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Date: Thu, 27 Jun 2013 14:16:15 +1000
From: Matthew Fernandez <>
To: <>
CC: Rich Felker <>
Subject: Re: Use of size_t and ssize_t in mseek

On 27/06/13 14:10, Rich Felker wrote:
> On Thu, Jun 27, 2013 at 01:52:01PM +1000, Matthew Fernandez wrote:
>> Hi all,
>> My question refers to the latest git commit at time of writing,
>> b17c75a4d539d7ec5b81cc7ce7ce6b065a87e7a6. My issue was encountered on
>> ARM, but it applies to most 32-bit platforms.
>> The function mseek() accesses a size_t variable, c->size, and casts this
>> to a ssize_t. I know there aren't strong standards on what to expect
>> from ssize_t, but the Musl C constants SIZE_MAX (== UINT32_MAX) and
>> SSIZE_MAX (== LONG_MAX) seem to imply that you would be wise to assume
>> ssize_t is signed and the same width as size_t.
>> As a result, the cast I mentioned produces some unexpected results when
>> operating on a file of size greater than SSIZE_MAX. In my case I had an
>> in-memory file of size SIZE_MAX and was surprised to find I couldn't
>> fseek this file.
>> Is the code in mseek() correct? If so, I would recommend failing
>> fmemopen() when the requested size is greater than SSIZE_MAX. OTOH
>> perhaps I'm misunderstanding something more subtle here. If so, please
>> correct me.
> The argument to a function like fmemopen that takes a size_t
> representing the size of an object must actually correspond to the
> size of an object. It's always been the intent in musl that objects
> larger than SSIZE_MAX (which is also PTRDIFF_MAX) not be able to
> exist, since they result in overflow (and undefined behavior) if you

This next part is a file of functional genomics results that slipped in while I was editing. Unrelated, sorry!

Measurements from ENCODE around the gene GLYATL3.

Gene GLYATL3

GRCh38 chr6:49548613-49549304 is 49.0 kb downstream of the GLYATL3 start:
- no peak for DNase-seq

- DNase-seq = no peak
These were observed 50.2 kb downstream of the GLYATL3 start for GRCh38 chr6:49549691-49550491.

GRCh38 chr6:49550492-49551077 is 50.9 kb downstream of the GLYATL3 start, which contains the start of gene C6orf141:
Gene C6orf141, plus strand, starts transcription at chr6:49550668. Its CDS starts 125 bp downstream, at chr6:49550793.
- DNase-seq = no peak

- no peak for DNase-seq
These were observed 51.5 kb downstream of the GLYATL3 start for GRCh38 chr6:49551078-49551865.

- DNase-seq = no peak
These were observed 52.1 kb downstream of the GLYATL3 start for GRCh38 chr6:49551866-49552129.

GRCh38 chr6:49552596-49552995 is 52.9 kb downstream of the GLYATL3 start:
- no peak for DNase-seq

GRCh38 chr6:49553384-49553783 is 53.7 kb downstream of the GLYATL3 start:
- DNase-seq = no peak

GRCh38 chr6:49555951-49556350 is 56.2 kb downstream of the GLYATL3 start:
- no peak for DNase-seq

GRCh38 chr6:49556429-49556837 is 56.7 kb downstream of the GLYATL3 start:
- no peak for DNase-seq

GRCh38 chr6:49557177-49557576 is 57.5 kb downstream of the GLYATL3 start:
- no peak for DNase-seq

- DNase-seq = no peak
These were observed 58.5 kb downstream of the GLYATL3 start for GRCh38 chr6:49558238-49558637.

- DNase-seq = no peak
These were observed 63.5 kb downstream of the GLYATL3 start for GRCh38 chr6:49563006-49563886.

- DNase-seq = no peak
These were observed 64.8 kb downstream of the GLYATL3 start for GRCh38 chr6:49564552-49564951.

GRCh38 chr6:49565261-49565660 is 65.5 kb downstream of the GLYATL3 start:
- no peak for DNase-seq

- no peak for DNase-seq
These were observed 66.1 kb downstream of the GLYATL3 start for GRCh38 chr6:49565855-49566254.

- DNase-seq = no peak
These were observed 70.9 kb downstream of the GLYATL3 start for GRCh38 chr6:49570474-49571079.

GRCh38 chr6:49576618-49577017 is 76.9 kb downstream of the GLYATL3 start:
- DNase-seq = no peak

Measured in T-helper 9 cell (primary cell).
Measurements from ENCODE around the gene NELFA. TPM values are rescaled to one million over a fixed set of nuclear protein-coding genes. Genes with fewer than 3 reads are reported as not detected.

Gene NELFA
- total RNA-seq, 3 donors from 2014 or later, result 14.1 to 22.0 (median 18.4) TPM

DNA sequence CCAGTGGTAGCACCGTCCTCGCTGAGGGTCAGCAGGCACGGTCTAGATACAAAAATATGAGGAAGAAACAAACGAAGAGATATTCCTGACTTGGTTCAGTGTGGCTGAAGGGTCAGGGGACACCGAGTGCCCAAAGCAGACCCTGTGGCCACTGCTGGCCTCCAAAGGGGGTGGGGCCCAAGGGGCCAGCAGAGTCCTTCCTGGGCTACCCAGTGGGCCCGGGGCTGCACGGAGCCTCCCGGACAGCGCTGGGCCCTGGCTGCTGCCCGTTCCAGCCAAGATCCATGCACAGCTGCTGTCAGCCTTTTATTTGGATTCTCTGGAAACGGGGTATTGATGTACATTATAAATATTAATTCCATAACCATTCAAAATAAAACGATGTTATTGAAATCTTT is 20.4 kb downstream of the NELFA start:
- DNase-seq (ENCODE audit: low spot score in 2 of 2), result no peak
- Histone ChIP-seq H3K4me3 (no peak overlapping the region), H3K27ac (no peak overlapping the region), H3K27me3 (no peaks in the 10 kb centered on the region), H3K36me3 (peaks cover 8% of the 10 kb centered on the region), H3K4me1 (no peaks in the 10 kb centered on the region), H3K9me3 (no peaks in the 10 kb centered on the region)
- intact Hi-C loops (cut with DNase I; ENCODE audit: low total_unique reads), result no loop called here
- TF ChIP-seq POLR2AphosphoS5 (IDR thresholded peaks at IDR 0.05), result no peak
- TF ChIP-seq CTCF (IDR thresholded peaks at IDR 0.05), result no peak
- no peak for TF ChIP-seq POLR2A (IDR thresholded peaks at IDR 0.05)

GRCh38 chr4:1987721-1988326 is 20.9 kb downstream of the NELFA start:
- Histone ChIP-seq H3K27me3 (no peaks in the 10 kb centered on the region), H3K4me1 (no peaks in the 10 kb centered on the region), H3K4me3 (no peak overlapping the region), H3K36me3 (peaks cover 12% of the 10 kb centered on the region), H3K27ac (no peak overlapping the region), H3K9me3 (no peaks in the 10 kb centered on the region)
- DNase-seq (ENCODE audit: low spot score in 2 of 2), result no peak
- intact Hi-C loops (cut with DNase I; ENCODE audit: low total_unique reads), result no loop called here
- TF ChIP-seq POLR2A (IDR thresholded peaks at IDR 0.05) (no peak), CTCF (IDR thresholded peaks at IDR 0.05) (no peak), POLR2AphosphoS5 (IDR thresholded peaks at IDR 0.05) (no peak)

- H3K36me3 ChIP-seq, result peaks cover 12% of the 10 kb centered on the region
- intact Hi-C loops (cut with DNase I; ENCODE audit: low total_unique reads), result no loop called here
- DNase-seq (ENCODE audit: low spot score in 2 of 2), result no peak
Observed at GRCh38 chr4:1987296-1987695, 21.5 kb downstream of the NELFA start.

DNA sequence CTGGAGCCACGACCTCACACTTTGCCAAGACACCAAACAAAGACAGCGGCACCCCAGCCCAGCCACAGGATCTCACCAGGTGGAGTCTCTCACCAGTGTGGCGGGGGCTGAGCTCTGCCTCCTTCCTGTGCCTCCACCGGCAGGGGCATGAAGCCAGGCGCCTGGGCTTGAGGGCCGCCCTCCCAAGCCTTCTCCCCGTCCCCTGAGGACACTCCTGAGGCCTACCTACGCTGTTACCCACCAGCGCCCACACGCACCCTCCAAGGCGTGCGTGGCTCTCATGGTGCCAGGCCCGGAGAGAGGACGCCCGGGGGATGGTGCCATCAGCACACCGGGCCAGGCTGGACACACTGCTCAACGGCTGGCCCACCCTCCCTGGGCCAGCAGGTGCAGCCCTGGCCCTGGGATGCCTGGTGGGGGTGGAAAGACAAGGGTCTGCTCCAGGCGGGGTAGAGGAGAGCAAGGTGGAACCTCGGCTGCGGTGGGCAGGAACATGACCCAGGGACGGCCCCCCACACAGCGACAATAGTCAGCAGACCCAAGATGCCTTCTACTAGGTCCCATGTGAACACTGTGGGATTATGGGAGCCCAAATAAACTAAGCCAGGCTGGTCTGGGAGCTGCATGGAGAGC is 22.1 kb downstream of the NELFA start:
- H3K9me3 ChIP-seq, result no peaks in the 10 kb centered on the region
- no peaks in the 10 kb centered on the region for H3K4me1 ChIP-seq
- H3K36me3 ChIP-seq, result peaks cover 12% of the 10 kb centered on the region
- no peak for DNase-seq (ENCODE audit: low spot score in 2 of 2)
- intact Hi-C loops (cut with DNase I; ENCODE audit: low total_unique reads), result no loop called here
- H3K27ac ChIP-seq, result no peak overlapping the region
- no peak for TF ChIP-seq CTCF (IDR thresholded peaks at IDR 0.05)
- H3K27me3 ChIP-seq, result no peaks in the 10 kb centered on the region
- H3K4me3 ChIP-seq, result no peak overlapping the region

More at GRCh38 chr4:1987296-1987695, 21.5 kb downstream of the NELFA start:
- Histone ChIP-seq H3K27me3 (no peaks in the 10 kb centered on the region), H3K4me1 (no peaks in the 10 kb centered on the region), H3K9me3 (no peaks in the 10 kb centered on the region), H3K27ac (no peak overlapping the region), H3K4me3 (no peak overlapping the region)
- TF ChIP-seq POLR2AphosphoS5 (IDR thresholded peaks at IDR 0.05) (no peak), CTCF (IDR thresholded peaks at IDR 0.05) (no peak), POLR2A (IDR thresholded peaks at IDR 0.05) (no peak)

> subtract pointers within them, and implementation-defined behavior if
> you pass their sizes to functions like read, write, etc. The malloc
> implementation in musl explicitly rejects size arguments greater than
> SSIZE_MAX, with the intent of ensuring that such objects don't exist,
> so as far as I can tell, the only remaining "backdoor" to get such an
> object is mmap.
> Unless there are strong objections, I'd like to make mmap reject such
> sizes too. On 32-bit archs, the maximum vm size is already bounded by
> 3gb, and once you get the program and a few shared libraries loaded
> too, it's a good bit less, so it would be hard to map more than 2.5gb
> or so anyway.
> Once all the doors to obtaining objects of size greater than SSIZE_MAX
> are closed, the issue goes away entirely. If you pass a size greater
> than SSIZE_MAX to fmemopen or similar functions, it can't actually be
> the correct size of the object (since no object that large exists),
> and thus you must be invoking UB by passing an incorrect size, so it
> doesn't matter what the function does.
> Does this all make sense and sound reasonable?

Perfectly reasonable to make it UB (and I had assumed it was so
already). It just seemed to me that it would be more user-friendly to
bounds check the size parameter in fmemopen. Is there a reason not to do


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